They need to have both, as do most retailers.  And they are closer to the
consumer given the 1,800 stores or so.  But I feel like they`re sort of
sandwiched a little bit between Amazon (NASDAQ:AMZN) and Wal-Mart
(NYSE:WMT).  And they have a decent overlap with both customer bases on the
higher and the lower end of their, you know, customer spectrum.  And that`s
created a lot of pressure for them.

And that`s really where Target (NYSE:TGT) sits right now.  I think they`re
trying to find ways to differentiate to drive that customer, the core
customer, back in the store and to spend more.

HERERA:  All right.  We will be following the story.  Joe, thank you very
much.

FELDMAN:  Thank you.

HERERA:  Joe Feldman with Telsey Advisory Group.

GRIFFETH:  Target (NYSE:TGT) is not the only company cutting prices to lure
consumers, as we just talked about.  So are discount brokers.  Fidelity
now, the latest to lower its fees as competition in that industry
intensifies.  That sent shares of publicly traded discount brokers like TD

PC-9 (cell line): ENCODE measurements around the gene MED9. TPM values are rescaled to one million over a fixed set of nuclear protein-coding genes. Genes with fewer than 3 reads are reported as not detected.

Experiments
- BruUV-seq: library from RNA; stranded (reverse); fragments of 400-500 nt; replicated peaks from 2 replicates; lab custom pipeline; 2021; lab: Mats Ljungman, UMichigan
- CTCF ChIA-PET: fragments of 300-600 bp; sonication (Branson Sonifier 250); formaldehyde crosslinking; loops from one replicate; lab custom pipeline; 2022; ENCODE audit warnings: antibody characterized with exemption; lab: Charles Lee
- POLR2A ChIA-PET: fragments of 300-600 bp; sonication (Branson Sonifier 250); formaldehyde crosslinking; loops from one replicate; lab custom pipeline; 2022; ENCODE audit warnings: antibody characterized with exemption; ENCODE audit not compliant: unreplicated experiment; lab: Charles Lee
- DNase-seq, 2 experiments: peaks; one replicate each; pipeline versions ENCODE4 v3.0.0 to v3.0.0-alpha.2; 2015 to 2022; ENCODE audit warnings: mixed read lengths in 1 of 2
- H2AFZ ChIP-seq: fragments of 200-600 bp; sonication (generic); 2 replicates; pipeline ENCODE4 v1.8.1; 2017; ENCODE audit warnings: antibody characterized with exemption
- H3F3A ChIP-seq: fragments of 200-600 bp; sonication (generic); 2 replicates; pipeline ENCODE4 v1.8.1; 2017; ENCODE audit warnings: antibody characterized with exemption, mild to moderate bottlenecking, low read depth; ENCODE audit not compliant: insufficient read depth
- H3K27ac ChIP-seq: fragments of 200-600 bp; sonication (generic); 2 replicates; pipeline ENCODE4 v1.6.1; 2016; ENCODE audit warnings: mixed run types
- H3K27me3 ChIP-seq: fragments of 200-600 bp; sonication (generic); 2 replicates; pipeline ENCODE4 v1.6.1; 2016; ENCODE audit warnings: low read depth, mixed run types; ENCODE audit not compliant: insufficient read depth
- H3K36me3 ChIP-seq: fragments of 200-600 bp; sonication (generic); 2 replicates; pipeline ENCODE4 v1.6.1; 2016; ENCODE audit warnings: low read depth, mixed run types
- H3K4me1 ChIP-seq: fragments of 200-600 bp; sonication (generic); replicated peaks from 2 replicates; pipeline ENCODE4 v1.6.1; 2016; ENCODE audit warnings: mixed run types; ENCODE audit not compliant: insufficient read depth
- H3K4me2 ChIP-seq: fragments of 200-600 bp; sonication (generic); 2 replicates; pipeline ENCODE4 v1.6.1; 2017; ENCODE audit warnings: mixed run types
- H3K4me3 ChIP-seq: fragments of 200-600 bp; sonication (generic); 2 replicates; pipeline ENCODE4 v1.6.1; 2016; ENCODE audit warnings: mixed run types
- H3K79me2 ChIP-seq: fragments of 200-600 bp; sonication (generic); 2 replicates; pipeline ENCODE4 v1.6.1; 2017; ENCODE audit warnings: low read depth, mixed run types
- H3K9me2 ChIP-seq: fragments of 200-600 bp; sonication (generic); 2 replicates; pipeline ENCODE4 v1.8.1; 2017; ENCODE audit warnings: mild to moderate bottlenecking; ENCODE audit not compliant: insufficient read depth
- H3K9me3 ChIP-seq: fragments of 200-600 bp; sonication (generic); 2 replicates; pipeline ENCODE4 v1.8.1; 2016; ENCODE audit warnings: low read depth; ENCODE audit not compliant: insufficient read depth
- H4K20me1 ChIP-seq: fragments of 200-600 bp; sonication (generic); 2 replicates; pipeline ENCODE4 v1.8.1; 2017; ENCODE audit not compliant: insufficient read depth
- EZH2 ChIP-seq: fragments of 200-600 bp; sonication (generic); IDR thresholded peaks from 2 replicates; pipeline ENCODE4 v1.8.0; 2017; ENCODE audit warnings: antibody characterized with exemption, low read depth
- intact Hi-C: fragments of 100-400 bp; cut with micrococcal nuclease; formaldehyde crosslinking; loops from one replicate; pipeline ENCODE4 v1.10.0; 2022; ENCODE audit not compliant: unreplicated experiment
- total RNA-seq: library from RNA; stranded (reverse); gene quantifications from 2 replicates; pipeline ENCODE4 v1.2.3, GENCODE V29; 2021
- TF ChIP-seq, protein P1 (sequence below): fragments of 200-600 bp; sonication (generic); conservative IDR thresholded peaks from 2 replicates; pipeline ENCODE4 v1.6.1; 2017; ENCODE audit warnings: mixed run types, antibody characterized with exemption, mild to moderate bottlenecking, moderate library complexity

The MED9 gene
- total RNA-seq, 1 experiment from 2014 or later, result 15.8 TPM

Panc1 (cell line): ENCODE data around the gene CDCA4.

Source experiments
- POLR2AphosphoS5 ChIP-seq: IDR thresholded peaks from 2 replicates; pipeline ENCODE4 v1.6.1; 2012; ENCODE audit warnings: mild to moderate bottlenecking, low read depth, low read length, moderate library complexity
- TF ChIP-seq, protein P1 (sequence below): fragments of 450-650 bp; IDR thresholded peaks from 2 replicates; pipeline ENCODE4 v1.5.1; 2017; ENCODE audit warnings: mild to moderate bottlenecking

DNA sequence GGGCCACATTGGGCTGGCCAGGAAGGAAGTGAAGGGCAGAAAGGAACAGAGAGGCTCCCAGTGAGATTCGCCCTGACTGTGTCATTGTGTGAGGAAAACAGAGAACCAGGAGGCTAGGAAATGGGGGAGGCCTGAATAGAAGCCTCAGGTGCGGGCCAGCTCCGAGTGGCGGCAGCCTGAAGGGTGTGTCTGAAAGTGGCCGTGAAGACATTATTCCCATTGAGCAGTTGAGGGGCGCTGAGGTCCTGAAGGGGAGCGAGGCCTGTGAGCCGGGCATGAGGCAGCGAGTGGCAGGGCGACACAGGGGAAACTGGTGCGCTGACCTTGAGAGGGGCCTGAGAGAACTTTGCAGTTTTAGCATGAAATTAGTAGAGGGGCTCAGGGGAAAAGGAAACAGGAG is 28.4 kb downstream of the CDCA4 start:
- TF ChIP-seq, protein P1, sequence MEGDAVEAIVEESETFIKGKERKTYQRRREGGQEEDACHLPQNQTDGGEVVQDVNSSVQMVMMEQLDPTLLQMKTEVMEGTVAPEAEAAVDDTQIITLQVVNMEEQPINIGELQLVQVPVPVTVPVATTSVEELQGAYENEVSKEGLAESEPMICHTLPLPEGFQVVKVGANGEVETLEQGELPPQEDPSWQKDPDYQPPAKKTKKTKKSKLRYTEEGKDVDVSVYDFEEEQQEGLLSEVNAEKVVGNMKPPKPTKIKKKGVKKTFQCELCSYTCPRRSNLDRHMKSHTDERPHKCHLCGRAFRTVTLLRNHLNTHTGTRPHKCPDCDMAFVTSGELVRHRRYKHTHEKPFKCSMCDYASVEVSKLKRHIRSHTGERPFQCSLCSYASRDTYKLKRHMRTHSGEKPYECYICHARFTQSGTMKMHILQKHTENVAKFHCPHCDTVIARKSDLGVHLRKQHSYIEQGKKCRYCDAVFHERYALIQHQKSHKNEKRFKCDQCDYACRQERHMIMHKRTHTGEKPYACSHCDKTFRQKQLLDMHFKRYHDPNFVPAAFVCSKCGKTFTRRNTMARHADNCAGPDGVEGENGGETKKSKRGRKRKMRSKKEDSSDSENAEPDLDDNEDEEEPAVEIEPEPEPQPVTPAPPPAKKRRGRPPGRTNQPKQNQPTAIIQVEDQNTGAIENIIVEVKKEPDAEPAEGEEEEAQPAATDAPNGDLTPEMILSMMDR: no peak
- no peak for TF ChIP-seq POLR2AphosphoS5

Ameritrade (NASDAQ:AMTD), ETRADE and Charles Schwab sharply lower today.
But what`s news for their business may be good news for their customers.

Dominic Chu has more on the fight over fees.

(BEGIN VIDEOTAPE)

DOMINIC CHU, NIGHTLY BUSINESS REPORT CORRESPONDENT:  The war to win your
investing business just got even more heated.  So, what does that raging
price war mean for everyday investors?

RICHARD REPETTO, SANDLER O`NEILL & PARTNERS:  When the average price comes
down, I think the investor benefits, you know, we don`t believe there will
be any degradation of services, you know, at this point.  So, we think,
yes, the winner here has been the retail investor over the e-brokers at
this point.

CHU:  Fidelity views the move as a way to aggressively bring new customers
to the company`s ranks, attract clients of other brokerages and keep the
one that it already has.  In a statement, Fidelity`s president of retail
brokerage, Ram Subramanian, said, quote, “With these unprecedented price
cuts, Fidelity is continuing to transform brokerage industry, bringing the
best value to retail clients.  Our active trader clients who make hundreds
of trades each year will particularly benefit from our dramatic price
reduction and all clients who trade will be able to keep more money in
their pockets.”

More money in the pockets of investors means potentially better returns and
more profits to retire on down the line.  But as investors benefit, the
brokerage industry will feel the pain.

REPETTO:  Obviously, pricing commission cuts will negatively impact, you
know, the revenue and the earnings of the e-brokers.  It depends on, one,